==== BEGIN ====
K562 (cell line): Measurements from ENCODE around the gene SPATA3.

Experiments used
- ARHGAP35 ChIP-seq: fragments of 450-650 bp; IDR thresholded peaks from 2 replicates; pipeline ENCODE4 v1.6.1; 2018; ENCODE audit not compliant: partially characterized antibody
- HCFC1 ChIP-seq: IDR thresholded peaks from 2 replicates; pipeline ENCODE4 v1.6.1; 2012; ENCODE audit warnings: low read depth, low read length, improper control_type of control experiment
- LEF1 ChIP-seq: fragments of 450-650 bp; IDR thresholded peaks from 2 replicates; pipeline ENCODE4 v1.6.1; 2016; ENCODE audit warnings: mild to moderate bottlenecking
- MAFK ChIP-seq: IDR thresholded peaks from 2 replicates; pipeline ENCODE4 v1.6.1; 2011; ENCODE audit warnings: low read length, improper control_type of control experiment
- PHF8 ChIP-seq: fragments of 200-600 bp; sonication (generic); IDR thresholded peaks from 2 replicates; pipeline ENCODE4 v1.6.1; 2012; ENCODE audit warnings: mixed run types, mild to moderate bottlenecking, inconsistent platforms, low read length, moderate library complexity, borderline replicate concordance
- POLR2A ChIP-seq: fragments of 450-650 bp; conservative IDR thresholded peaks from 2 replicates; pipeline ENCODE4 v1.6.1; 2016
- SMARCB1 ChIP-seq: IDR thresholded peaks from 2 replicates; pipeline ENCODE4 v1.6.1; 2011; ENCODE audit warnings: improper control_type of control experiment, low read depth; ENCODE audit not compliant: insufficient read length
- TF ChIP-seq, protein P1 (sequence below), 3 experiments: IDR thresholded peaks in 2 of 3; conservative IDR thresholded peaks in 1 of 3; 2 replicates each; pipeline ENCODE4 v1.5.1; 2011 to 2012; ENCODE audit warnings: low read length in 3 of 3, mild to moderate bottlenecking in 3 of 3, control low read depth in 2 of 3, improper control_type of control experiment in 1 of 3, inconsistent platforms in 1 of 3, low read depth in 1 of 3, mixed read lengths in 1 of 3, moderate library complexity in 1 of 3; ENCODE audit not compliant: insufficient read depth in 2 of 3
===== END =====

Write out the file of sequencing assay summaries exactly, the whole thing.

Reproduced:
K562 (cell line): Measurements from ENCODE around the gene SPATA3.

Experiments used
- ARHGAP35 ChIP-seq: fragments of 450-650 bp; IDR thresholded peaks from 2 replicates; pipeline ENCODE4 v1.6.1; 2018; ENCODE audit not compliant: partially characterized antibody
- HCFC1 ChIP-seq: IDR thresholded peaks from 2 replicates; pipeline ENCODE4 v1.6.1; 2012; ENCODE audit warnings: low read depth, low read length, improper control_type of control experiment
- LEF1 ChIP-seq: fragments of 450-650 bp; IDR thresholded peaks from 2 replicates; pipeline ENCODE4 v1.6.1; 2016; ENCODE audit warnings: mild to moderate bottlenecking
- MAFK ChIP-seq: IDR thresholded peaks from 2 replicates; pipeline ENCODE4 v1.6.1; 2011; ENCODE audit warnings: low read length, improper control_type of control experiment
- PHF8 ChIP-seq: fragments of 200-600 bp; sonication (generic); IDR thresholded peaks from 2 replicates; pipeline ENCODE4 v1.6.1; 2012; ENCODE audit warnings: mixed run types, mild to moderate bottlenecking, inconsistent platforms, low read length, moderate library complexity, borderline replicate concordance
- POLR2A ChIP-seq: fragments of 450-650 bp; conservative IDR thresholded peaks from 2 replicates; pipeline ENCODE4 v1.6.1; 2016
- SMARCB1 ChIP-seq: IDR thresholded peaks from 2 replicates; pipeline ENCODE4 v1.6.1; 2011; ENCODE audit warnings: improper control_type of control experiment, low read depth; ENCODE audit not compliant: insufficient read length
- TF ChIP-seq, protein P1 (sequence below), 3 experiments: IDR thresholded peaks in 2 of 3; conservative IDR thresholded peaks in 1 of 3; 2 replicates each; pipeline ENCODE4 v1.5.1; 2011 to 2012; ENCODE audit warnings: low read length in 3 of 3, mild to moderate bottlenecking in 3 of 3, control low read depth in 2 of 3, improper control_type of control experiment in 1 of 3, inconsistent platforms in 1 of 3, low read depth in 1 of 3, mixed read lengths in 1 of 3, moderate library complexity in 1 of 3; ENCODE audit not compliant: insufficient read depth in 2 of 3